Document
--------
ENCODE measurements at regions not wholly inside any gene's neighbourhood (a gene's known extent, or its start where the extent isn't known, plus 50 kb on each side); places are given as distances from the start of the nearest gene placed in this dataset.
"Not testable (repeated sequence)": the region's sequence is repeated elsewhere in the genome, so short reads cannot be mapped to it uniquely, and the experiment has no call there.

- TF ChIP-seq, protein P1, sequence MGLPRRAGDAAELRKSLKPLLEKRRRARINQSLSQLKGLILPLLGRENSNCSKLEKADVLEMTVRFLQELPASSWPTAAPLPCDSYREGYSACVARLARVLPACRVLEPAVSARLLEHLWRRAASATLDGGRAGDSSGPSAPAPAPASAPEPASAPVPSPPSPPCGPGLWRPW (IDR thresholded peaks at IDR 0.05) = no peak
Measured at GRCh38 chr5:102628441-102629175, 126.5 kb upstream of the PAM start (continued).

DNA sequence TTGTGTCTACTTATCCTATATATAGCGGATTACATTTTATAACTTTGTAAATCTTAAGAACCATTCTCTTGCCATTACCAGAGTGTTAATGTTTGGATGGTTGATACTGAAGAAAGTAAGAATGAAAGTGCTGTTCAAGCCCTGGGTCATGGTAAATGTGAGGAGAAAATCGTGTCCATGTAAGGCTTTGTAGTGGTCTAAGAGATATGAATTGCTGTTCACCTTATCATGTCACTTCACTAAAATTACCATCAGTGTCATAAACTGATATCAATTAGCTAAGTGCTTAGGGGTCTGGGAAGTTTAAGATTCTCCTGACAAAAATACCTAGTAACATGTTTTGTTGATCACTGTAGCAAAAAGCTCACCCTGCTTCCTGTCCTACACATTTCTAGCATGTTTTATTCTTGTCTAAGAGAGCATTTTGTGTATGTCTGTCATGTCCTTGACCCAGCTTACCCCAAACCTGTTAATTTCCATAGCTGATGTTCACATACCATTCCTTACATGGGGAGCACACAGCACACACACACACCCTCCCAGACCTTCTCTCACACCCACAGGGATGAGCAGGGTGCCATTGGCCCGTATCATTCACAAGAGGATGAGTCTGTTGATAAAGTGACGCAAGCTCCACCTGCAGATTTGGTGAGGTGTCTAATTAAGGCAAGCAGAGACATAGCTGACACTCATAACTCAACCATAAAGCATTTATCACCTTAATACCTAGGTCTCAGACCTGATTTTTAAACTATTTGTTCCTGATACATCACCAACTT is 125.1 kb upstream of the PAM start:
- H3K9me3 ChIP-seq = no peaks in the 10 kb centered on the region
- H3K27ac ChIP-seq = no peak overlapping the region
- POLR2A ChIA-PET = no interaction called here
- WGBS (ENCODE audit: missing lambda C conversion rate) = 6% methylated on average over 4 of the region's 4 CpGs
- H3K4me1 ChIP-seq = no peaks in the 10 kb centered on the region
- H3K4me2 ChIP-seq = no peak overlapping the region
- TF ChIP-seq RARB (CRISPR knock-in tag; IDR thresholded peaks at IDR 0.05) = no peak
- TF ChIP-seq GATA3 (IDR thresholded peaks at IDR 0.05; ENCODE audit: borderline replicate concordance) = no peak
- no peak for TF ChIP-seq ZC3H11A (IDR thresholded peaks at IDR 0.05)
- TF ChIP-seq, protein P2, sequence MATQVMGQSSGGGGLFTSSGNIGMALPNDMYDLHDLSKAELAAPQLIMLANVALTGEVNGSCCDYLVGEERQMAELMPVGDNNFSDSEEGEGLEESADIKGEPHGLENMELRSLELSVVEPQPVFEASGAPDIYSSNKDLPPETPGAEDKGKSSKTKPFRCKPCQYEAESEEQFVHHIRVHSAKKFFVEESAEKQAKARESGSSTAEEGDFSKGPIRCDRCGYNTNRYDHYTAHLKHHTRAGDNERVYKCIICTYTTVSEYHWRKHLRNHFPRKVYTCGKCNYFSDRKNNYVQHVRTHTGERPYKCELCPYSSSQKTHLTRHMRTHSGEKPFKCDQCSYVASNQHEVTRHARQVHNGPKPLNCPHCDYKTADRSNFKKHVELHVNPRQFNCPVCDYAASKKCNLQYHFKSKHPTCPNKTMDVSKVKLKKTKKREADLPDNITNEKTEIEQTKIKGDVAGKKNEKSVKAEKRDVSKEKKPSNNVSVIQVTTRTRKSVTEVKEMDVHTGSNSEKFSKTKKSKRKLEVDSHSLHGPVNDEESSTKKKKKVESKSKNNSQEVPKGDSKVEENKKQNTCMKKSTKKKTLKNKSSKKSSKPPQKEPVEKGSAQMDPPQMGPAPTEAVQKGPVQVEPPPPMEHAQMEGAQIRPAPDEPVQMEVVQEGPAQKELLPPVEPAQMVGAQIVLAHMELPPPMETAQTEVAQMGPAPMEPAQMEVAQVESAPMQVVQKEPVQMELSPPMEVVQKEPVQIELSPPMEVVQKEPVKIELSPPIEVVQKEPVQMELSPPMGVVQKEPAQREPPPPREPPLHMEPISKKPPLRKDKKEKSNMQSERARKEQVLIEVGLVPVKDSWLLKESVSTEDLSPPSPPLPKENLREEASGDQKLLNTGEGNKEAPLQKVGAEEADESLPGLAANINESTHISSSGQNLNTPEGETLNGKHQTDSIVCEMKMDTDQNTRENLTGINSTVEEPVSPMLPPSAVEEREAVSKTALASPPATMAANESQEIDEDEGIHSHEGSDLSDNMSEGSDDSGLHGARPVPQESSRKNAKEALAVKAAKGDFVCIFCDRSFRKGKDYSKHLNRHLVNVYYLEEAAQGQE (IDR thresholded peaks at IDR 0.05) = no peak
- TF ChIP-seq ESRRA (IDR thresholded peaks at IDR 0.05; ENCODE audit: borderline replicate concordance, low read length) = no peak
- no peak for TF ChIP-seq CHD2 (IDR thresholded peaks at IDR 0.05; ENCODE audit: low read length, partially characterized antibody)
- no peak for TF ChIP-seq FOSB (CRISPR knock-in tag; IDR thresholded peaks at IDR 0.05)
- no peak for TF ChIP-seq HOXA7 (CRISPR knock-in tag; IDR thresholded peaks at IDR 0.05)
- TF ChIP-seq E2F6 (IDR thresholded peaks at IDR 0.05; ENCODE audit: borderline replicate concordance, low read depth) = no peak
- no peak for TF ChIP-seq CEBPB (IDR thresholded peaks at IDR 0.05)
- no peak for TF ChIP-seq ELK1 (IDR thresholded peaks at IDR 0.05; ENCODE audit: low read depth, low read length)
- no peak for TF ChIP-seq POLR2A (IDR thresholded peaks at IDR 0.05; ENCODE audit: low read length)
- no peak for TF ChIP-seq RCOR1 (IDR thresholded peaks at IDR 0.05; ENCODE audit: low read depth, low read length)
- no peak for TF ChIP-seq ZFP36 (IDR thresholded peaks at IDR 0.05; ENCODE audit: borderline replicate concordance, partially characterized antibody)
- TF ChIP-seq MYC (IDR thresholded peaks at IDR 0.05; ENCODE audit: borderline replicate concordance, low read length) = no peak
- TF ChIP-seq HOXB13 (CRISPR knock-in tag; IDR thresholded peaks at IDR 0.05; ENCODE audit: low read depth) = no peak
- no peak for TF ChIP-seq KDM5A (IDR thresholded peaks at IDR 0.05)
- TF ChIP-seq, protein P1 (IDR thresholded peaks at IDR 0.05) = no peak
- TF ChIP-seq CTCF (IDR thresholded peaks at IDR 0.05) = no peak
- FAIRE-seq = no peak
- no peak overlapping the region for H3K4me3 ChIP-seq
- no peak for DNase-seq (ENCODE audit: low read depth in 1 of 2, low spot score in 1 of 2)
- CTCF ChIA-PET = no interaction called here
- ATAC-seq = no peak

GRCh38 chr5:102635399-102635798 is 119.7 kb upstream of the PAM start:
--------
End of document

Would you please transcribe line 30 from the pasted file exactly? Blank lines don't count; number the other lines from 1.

- TF ChIP-seq CTCF (IDR thresholded peaks at IDR 0.05) = no peak